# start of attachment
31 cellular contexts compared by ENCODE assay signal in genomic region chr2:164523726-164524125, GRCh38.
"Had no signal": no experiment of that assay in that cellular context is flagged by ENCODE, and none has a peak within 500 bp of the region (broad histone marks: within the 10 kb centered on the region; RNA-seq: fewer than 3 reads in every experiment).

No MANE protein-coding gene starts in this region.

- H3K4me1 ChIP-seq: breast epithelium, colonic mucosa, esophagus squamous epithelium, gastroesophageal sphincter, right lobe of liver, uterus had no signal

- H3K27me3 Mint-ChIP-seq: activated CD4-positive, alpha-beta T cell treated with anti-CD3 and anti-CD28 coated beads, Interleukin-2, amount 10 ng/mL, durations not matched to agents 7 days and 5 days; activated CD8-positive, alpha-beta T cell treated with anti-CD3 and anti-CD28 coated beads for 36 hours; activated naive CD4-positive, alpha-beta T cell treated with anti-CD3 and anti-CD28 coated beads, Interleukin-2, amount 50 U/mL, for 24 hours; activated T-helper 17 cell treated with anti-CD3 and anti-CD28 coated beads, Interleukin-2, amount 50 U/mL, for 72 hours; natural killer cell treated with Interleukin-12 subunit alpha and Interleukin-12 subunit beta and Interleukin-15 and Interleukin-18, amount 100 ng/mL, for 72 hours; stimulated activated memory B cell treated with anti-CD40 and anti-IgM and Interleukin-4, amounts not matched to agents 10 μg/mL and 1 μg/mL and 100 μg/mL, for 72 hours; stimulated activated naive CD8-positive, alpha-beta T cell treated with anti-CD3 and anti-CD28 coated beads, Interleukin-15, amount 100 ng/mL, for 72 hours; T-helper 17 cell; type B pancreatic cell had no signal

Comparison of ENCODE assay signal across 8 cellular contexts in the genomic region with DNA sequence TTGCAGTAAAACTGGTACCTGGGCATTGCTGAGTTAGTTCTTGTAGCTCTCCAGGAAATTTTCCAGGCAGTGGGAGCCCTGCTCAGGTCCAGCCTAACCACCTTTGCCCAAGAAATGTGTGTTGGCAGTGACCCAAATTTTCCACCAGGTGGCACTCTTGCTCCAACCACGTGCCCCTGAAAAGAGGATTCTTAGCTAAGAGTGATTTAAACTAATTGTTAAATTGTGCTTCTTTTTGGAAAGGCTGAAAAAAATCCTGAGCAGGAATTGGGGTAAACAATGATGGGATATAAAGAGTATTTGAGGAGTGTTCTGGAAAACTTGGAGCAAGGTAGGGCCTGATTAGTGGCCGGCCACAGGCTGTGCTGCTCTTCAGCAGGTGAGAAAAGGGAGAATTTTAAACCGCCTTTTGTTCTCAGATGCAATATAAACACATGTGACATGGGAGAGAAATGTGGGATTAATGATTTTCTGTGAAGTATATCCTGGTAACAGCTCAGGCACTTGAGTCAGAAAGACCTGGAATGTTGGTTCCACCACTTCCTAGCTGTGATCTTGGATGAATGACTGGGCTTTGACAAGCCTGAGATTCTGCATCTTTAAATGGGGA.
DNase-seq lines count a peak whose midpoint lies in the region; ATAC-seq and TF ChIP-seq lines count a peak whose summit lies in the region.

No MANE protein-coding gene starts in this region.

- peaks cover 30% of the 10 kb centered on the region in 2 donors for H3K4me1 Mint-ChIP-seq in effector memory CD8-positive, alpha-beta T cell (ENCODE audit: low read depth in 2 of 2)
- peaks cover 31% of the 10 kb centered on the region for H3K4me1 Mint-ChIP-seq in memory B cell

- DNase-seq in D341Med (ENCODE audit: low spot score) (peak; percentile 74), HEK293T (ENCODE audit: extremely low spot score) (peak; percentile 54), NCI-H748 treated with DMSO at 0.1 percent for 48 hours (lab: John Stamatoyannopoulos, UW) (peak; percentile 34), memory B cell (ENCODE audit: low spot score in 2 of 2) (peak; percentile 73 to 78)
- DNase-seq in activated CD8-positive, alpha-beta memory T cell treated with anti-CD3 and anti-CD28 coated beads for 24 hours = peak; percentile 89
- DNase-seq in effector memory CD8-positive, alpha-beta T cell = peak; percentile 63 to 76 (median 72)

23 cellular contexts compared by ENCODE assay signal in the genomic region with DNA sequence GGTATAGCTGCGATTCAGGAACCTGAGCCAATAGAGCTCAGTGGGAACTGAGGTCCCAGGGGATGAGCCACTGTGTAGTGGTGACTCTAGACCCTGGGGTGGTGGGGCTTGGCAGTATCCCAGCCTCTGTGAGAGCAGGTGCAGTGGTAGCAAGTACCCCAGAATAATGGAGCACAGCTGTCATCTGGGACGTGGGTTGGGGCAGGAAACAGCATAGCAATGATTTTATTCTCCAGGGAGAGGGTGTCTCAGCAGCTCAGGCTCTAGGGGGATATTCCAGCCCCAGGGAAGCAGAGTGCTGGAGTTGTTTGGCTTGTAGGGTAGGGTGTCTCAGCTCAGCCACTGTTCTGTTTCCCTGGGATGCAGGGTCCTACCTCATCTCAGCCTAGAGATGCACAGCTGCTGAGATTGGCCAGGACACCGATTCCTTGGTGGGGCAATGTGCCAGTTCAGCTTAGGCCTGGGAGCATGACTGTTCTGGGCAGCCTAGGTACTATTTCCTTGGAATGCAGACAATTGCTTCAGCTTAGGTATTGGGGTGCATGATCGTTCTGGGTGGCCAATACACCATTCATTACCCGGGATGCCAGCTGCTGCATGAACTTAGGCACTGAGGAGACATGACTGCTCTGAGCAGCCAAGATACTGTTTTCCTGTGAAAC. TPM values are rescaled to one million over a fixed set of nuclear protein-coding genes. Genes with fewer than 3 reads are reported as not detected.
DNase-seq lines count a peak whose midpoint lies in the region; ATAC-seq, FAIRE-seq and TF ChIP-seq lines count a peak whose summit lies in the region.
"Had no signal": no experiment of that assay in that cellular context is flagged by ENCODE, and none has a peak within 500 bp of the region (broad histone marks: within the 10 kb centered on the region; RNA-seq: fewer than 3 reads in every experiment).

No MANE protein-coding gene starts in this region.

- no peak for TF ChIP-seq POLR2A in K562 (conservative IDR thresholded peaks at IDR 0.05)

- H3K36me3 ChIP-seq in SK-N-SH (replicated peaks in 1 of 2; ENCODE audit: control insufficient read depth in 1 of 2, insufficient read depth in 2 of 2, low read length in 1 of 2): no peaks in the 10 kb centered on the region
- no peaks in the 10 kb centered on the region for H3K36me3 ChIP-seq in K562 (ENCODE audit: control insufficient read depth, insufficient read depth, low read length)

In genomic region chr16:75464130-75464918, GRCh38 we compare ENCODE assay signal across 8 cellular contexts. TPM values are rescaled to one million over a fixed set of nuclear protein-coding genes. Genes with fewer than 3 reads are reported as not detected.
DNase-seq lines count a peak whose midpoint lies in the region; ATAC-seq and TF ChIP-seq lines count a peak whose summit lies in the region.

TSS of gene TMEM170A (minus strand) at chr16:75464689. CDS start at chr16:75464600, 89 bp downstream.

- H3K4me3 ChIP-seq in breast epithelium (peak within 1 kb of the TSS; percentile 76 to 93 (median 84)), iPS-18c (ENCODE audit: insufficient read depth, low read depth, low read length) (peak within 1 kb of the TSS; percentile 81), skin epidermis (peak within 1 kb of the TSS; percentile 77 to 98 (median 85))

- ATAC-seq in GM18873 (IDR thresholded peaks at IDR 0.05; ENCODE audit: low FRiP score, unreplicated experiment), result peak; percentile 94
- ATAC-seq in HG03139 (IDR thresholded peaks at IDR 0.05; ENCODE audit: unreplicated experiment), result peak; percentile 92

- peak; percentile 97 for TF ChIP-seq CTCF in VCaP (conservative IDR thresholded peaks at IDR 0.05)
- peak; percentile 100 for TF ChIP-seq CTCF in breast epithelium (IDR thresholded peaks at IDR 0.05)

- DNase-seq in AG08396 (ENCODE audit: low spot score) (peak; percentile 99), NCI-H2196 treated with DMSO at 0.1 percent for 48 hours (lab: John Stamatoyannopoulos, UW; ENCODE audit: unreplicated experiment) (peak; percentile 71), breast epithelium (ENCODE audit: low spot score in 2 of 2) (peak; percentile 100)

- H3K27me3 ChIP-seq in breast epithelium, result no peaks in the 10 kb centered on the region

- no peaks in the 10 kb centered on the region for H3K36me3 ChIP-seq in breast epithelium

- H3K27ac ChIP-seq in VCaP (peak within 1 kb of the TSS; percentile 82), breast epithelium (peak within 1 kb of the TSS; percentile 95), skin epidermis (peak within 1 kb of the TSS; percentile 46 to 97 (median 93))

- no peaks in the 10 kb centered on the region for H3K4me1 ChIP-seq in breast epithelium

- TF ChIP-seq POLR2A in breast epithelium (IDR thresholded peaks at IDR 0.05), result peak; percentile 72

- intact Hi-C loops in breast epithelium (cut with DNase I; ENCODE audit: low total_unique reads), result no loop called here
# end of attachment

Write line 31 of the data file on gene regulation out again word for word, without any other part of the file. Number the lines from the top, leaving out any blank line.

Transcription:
- no peaks in the 10 kb centered on the region for H3K36me3 ChIP-seq in breast epithelium